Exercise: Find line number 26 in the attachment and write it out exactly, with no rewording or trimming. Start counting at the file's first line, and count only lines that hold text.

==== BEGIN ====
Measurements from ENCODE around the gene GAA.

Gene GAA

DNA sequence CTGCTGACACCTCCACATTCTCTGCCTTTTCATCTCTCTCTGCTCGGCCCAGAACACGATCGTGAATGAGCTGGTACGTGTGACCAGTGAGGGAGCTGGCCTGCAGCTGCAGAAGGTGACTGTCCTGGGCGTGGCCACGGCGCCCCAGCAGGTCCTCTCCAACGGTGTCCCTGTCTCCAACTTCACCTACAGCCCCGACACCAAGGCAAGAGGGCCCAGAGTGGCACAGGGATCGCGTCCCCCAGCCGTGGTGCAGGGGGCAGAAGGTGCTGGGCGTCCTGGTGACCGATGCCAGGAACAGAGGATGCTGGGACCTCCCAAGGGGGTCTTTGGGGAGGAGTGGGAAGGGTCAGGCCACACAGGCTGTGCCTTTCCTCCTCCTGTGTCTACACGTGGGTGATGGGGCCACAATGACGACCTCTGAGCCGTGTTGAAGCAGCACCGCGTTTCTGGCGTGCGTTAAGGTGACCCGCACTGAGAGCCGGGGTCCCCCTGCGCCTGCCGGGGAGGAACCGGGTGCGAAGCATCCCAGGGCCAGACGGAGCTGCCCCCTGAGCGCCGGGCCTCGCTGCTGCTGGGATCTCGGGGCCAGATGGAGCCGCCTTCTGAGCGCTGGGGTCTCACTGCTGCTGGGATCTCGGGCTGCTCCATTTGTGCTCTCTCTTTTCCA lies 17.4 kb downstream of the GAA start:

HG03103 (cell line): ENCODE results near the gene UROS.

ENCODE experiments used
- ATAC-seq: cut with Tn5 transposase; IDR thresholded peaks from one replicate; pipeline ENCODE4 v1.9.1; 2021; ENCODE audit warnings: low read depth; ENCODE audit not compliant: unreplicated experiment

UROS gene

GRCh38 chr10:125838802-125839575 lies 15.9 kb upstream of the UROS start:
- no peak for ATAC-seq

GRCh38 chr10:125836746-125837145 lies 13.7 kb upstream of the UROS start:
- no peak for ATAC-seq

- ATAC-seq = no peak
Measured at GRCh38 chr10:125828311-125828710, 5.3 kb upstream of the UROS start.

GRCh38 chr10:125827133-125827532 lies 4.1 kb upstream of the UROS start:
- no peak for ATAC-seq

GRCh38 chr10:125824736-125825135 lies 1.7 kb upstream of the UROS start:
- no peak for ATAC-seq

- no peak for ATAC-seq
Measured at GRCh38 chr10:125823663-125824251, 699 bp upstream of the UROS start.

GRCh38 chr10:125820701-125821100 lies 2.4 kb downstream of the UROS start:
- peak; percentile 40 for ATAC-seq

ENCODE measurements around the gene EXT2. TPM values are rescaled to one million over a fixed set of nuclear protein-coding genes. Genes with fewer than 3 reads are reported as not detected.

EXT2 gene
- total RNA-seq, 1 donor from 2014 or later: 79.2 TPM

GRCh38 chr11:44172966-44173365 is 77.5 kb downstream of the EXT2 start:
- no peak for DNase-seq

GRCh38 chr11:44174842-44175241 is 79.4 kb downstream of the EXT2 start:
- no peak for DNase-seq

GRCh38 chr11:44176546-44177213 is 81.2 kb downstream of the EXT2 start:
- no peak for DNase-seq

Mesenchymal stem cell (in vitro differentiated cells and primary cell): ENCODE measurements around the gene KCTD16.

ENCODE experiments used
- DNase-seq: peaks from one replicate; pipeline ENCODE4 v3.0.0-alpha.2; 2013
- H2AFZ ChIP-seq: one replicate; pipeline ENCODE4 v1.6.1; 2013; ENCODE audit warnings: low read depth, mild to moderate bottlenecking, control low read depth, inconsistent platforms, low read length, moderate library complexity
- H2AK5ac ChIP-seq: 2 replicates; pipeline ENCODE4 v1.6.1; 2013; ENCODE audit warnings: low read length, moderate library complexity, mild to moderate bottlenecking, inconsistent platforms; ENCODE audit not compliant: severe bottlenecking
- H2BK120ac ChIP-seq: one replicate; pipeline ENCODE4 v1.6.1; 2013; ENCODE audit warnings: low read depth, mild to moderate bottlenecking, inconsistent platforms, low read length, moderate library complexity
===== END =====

- no peak for DNase-seq